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Monday 9th August, 2010 1:58PM

Beans (aka Mr Ballbeam)- MC, worldwide maverick and global raconteur, is set to shake minds, asses and possibly tectonic plates in NZ this October.

A restless shifter, finder and pusher of boundaries- artistically, lyrically, sonically, Beans has been creating and perfecting his own style for over a decade, solo and as one quarter of seminal (and recently reunited) New York hip hop group The Antipop Consortium. Ever relevant, Beans teeters on the edge of the hip hop avant-garde, leading the charge against mediocrity wherever it exists. Inquiring impulses and relentless questing lead him to find others also seeking, collaborating and touring with kindred spirits as varied as they are amazing - Holy Fu*k, Battles, Radiohead, DJ Shadow and Public Enemy to name but a few in a long list.

His latest album, Thorns (2007) twitches, glitches and snaps with beats that run the spectrum from minimal growl to tongue in cheek, cheesy, sweetly sleazy, while his words are angular and confessional, going for the jugular of reality- politics, sex, death, love, music. The stuff that matters, that moves.

Prepare yourself to be moved, and in a pioneering spirit venture forth to listen, watch, shuffle, nod with arms folded, and maybe, just maybe even dance to Beans - live this October.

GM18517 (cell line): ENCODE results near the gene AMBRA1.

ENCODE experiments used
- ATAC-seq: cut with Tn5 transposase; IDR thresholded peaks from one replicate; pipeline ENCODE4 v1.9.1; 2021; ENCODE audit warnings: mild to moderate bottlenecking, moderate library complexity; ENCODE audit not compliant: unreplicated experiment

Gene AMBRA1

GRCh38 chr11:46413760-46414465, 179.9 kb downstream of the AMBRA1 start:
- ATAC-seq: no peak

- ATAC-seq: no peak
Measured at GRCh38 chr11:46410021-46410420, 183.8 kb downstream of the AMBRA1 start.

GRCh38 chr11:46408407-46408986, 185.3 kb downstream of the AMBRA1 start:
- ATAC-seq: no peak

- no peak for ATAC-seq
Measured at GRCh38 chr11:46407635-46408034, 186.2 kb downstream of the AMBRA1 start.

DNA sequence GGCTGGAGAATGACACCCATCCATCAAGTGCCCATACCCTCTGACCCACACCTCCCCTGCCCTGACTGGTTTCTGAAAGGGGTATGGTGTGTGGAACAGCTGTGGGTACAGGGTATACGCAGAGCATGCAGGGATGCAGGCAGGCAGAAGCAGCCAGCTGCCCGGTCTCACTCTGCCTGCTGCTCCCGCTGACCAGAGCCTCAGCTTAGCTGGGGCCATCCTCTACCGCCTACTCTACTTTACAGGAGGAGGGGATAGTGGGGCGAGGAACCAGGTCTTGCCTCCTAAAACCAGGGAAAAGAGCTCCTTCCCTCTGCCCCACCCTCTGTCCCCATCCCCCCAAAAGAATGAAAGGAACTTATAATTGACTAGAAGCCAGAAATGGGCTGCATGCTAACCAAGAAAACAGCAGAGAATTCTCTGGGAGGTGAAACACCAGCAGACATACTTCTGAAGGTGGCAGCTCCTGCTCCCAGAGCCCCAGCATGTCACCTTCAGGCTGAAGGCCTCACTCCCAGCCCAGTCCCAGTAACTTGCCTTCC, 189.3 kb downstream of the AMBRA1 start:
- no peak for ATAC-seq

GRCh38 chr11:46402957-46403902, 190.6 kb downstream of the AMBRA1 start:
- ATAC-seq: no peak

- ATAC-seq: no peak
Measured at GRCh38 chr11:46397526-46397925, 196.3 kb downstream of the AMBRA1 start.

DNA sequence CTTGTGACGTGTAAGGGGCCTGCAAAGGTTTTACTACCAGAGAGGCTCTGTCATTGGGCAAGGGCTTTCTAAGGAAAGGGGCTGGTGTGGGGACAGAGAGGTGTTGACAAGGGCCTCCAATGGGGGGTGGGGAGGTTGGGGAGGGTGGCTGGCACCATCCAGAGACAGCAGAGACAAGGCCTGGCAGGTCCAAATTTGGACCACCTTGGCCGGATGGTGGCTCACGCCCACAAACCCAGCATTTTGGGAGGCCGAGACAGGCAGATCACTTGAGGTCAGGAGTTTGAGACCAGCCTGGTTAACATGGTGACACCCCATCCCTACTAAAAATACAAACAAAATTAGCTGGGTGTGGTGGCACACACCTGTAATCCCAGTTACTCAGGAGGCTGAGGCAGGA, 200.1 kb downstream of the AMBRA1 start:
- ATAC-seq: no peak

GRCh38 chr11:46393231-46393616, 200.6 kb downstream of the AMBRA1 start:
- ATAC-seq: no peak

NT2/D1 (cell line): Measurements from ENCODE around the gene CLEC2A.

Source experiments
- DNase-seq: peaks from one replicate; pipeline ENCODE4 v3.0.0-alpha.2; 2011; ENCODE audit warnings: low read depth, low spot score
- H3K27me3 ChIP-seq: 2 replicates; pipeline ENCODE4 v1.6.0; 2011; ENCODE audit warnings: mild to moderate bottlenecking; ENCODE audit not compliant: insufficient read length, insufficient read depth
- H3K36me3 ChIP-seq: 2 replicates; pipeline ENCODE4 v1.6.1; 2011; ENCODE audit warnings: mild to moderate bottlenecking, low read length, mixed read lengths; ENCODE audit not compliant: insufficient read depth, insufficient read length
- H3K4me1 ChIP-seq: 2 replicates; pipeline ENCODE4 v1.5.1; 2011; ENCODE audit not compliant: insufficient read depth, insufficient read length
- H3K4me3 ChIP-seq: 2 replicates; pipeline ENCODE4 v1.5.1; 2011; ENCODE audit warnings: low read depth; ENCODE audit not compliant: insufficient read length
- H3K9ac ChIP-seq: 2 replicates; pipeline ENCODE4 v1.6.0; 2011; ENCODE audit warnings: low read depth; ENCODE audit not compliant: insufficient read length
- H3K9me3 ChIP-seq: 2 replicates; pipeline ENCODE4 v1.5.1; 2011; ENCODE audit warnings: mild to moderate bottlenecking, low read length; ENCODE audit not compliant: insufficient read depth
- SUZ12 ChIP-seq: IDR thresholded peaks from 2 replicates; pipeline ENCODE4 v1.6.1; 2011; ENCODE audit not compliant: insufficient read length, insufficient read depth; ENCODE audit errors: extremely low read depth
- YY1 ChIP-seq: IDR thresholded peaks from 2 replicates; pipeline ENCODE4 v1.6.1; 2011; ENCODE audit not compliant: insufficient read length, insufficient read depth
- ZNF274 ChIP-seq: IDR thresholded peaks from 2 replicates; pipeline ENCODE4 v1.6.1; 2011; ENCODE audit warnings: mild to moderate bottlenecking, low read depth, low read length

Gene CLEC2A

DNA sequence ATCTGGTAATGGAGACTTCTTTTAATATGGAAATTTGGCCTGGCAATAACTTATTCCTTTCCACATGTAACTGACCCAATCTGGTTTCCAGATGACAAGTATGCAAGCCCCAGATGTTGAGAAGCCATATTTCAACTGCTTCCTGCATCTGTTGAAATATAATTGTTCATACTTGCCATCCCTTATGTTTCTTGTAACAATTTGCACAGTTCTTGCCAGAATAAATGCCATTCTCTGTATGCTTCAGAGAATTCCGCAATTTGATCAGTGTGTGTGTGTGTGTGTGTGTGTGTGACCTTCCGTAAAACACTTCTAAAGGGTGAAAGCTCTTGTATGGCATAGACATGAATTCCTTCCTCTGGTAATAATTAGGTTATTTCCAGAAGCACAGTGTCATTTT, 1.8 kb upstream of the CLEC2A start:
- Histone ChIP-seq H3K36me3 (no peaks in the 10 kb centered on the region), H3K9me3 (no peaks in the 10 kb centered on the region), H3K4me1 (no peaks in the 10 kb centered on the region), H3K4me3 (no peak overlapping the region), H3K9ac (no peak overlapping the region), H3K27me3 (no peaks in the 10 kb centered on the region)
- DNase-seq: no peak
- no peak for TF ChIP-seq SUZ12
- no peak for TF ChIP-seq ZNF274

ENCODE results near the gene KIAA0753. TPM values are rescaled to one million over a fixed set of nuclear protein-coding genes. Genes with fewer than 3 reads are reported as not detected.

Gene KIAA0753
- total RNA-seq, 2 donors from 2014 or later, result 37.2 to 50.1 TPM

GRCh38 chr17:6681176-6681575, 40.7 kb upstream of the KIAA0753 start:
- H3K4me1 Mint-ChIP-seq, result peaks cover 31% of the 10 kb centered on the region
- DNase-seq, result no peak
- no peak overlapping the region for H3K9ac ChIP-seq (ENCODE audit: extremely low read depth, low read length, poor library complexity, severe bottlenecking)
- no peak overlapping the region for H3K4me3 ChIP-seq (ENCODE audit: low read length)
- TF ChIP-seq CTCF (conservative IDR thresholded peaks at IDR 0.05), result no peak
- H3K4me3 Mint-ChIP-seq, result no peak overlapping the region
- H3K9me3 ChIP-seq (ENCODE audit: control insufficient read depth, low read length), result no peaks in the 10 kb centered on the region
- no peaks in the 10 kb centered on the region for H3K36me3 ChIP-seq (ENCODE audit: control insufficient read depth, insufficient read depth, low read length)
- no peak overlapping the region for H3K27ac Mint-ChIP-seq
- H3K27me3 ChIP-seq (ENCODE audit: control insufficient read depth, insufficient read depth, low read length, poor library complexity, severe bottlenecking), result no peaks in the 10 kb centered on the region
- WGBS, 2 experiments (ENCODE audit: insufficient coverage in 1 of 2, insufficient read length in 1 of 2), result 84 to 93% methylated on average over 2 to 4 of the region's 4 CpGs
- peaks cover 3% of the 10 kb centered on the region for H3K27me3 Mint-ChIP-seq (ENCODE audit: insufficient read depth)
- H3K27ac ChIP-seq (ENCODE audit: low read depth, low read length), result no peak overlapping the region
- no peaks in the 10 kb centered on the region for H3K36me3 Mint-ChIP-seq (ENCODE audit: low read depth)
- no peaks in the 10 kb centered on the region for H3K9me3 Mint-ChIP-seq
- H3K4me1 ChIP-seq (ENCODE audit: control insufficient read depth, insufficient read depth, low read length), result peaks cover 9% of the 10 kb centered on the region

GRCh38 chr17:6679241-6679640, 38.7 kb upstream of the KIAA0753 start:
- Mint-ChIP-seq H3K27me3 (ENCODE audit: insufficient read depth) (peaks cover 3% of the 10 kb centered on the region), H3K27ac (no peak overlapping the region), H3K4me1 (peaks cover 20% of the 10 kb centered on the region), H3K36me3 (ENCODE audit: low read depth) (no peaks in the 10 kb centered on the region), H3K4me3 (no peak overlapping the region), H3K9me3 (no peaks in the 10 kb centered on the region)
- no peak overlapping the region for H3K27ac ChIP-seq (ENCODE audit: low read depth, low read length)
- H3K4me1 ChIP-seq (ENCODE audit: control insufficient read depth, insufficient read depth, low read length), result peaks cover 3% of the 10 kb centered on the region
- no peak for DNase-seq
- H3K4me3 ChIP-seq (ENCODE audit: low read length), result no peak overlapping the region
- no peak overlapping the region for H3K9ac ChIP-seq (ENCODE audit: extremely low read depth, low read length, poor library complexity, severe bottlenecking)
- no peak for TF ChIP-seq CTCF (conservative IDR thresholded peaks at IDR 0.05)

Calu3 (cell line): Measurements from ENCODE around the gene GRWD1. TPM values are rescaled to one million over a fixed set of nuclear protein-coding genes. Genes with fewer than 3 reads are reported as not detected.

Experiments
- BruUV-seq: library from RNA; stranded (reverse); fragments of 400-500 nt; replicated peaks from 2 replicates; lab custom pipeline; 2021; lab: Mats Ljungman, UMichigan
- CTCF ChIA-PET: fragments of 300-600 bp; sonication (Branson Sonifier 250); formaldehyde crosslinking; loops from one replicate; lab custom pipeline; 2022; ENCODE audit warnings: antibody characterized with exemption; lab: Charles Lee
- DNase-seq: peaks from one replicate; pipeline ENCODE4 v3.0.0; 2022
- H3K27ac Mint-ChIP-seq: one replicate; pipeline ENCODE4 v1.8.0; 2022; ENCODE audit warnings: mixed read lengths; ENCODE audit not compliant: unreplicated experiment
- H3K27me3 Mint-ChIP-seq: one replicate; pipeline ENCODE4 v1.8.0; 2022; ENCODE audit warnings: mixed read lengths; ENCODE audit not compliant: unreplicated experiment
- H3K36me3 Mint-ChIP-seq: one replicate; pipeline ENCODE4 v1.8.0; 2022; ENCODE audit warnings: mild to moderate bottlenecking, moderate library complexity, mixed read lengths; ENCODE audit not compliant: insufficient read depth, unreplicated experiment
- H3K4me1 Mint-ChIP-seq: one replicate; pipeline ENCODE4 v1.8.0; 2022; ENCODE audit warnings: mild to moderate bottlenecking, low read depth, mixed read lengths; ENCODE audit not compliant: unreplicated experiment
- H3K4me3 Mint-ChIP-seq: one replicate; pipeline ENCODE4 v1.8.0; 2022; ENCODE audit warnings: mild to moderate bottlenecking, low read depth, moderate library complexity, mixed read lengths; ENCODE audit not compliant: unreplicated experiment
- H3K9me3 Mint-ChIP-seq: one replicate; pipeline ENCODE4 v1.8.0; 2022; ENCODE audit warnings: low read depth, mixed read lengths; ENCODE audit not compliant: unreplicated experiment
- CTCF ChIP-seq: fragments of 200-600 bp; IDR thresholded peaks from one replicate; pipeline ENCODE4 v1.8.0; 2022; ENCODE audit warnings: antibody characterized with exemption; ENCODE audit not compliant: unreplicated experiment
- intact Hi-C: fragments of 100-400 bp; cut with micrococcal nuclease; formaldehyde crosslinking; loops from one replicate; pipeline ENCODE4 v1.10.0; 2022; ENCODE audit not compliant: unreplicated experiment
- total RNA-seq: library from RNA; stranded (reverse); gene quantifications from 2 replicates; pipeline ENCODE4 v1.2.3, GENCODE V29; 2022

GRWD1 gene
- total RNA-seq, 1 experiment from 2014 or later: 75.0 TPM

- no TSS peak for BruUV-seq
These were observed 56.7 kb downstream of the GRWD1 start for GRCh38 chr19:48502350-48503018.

Well, that’s what the press release said. And now, here is the word for word transcript from when I had a chat with Beans recently. He’s playing in Wellington and Auckland on the 25th and 26th of October, and you know you don’t want to miss out!

Martyn: Hey, how is it going?

Beans: Good, you?

Great! So, when did you first start doing this music thing?

Since I was 17 and I’m thirty plus now, so it’s been a while. I started actually doing shows when I was 21, started touring when I was 23, 24; so it’s been a minute.

No doubt! So how did it all kick off for you?

When I was 17 I tried to learn how to be a DJ, but I couldn’t afford the equipment. So it was cheaper to start writing, and that’s how I really started getting into it. But prior to that, as a kid, I used to dress up as Rick James and Kiss and use a tennis racquet as a guitar and force my family to sit around in a circle and sing ‘Superfreak’ and what not, and wear my mums boots and that, and lipstick and all, and perform for them, so I guess that’s how it kind of started.

Serious? Damn. So where was your head at before this music thing?

I mean I didn’t know it as the time, because I went to art school, and I wanted to be a visual artist prior to being a rap artist, so my main thing is drawing and whatnot, but even when I was in art school, I used to cut class to go to the studio and whatnot, so it became art or music, and I chose music.

So you were all up on drawing and painting and stuff?

Yeah, drawing, watercolour, charcoal, pencil, things like that, a lot of portraits and whatnot.

You still fuck with visual art?

Only as an admirer of art; not a participant.

Let me guess, surrealism? That was your thing?

Yeah, the surrealists, my whole thing was the surrealists, those were my early influences, and it influenced the writing as well [as an MC].

So you were up on the DJ thing first?

As I said, I tried to be a DJ, but I ended up rapping, because it was cheaper and I couldn’t afford the equipment at the time, so I just started getting into it from not being able to DJ really, then the virus spread, my mum hated it at first, but she didn’t have much of a choice.